Home World An alarming tug-of-war around the Ukrainian nuclear power plant

An alarming tug-of-war around the Ukrainian nuclear power plant

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LEXIT A refrigerator is simple; you just load it onto the truck. Looting a nuclear power plant is much more difficult and dangerous, as Vladimir Putin’s looters found out. In March, they launched a seize Zaporozhye by a reckless firefight in the south of Ukraine is the largest nuclear facility in Europe. They seized it, and now Russia claims its ownership. Fortunately, there was no shelling cause a nuclear accident.

Since then, the Russians have tried to establish technical and administrative control over the plant through intimidation, sabotage and violence, but with only partial success.

Zaporozhye usually provides 20%. Electricity of Ukraine but, being close to the front line, its six reactors have been shut down since September. About 500 Russian military personnel are now on site, their armored vehicles hidden in turbine halls and underground bunkers designed to shelter personnel in the event of a nuclear accident. There are even more garrisons in the occupied nearby town of Energodar, where the majority of the plant’s Ukrainian employees and their families live.

“The Russians are using the station as a military base,” says Petro Kotin, president of the Ukrainian nuclear company Energaatom and former director of the Zaporozhye NPP. “They understand that no one from Ukraine will fire at it, no one will directly attack the plant. It is a safe place to store their military equipment and personnel.”

Since the nuclear plant is no longer generating electricity, it needs to inject it to keep the cooling systems running for the nuclear fuel, which is still hot even after the reactors have shut down. But supplies to the plant were cut off repeatedly, leading to five complete blackouts, the most recent on November 3-5. Backup generators have been used, which Mr. Cottin calls “the last line of defense,” but diesel supplies are limited.

The Russians wanted to connect the Zaporozhye power plant to the Crimean grid they controlled in order to steal Ukrainian electricity. But they were unable to do so due to the damage to the electrical substations caused by the fighting. “It looks like they’re not trying to connect anymore,” says Mr. Cottin. “They’re stuck.”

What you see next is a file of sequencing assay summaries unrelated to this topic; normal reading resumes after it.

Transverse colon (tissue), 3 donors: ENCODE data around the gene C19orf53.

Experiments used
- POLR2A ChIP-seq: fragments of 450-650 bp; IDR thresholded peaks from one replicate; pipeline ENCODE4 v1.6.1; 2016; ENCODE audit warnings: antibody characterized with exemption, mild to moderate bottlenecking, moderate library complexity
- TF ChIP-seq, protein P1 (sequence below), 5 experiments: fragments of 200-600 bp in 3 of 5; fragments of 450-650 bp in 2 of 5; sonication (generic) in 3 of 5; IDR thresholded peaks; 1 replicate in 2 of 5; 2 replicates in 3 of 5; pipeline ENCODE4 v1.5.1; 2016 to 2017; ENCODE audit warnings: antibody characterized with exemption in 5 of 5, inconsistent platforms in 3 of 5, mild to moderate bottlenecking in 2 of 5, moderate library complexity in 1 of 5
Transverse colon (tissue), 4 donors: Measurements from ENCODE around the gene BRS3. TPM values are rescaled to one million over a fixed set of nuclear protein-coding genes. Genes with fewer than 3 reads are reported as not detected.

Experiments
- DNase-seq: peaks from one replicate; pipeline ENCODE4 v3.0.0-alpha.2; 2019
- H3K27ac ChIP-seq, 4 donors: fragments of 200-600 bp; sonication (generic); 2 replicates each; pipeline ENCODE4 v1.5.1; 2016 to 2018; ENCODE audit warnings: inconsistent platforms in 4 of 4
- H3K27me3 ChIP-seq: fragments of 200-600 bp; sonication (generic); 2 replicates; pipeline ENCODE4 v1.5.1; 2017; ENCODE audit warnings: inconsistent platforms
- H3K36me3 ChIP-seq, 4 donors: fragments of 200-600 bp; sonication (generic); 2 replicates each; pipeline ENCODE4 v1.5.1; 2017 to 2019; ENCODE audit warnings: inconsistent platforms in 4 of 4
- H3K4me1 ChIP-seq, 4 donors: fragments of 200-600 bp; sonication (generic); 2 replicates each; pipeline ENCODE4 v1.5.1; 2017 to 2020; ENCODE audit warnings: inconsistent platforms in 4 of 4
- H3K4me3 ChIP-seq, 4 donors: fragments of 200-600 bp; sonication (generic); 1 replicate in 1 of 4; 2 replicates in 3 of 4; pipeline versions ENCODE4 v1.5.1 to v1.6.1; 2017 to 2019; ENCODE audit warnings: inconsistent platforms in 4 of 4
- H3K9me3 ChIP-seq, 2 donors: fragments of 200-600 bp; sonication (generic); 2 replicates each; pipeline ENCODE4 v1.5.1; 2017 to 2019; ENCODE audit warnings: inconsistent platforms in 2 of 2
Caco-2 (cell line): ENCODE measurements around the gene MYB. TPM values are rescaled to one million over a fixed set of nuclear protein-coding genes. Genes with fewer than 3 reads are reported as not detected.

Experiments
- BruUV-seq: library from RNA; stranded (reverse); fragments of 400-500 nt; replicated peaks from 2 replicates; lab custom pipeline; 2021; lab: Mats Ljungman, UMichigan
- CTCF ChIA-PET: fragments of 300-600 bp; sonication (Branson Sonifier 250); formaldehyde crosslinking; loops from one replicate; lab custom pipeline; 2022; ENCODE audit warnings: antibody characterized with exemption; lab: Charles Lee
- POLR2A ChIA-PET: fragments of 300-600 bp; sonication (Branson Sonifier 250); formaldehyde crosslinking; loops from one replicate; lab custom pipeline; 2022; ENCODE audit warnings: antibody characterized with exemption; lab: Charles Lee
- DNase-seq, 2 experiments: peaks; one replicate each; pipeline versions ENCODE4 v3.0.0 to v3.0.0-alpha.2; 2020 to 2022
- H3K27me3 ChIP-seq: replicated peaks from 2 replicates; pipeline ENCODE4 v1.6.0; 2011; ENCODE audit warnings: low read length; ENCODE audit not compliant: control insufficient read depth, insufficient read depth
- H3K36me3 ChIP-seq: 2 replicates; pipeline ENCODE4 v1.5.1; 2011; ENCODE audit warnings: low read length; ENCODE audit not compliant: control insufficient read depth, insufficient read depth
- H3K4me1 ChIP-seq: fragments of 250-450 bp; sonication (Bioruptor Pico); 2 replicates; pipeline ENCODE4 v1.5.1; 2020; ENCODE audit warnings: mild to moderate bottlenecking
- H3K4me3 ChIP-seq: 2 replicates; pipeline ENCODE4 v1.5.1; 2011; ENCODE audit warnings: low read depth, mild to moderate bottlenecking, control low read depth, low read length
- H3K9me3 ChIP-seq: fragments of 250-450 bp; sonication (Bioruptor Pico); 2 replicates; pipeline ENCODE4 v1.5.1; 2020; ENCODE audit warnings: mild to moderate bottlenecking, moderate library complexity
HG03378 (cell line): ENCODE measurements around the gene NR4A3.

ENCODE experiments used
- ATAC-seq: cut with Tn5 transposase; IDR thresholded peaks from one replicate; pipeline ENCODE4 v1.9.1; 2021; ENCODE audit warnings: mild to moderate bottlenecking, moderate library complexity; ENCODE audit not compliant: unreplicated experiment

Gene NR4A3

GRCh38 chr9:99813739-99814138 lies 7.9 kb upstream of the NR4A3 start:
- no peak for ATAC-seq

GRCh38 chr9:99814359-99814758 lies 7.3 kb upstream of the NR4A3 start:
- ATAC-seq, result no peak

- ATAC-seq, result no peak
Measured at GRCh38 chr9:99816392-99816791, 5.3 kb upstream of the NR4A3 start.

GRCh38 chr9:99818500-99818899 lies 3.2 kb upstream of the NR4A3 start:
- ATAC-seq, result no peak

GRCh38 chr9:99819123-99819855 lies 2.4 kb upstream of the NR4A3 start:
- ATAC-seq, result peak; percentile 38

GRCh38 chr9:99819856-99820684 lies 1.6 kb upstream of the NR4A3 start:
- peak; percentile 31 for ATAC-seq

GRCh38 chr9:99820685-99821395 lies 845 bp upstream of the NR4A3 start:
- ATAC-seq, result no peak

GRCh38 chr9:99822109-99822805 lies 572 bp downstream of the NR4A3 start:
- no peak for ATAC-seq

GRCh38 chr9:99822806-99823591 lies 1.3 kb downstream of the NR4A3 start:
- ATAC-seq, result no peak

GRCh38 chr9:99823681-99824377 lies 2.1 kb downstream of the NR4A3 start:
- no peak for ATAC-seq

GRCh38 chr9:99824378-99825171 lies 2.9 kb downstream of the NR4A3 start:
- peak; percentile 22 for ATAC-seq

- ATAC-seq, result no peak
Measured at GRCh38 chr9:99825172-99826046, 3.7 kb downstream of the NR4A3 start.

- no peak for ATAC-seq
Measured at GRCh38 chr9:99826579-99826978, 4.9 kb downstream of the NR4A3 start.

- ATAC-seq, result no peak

Even if the reactors were connected to the Russian grid, they would have to be restarted. Four of the plant’s reactors are in “cold” shutdown mode and two are in “hot” mode, meaning they are still operating but at a much lower temperature than normal, capable of generating steam to heat many of the plant’s buildings, and even some for parts of the nearby city, but not at high enough pressure to drive the turbines that normally generate electricity.

When the outside temperature starts to drop below zero, more heat is required. Another reactor will need to be reheated to get extra steam (but not power). Ukrainian regulators allowed it; the Russians, who also have their own nuclear technicians at the site, said no.

About 3,000 Ukrainian employees still at the plant work under the constant intimidation that accompanies the occupation. “Making matters worse, they now also face conflicting instructions on how to run the plant,” Rafael Grossi, director general of the International Atomic Energy Agency, said in a recent statement. Four international employees of the IAEA work at the plant. “At least we have information from this independent source,” Mr. Kotin said, “but there’s nothing they can do about these Russian actions. They are just observers.”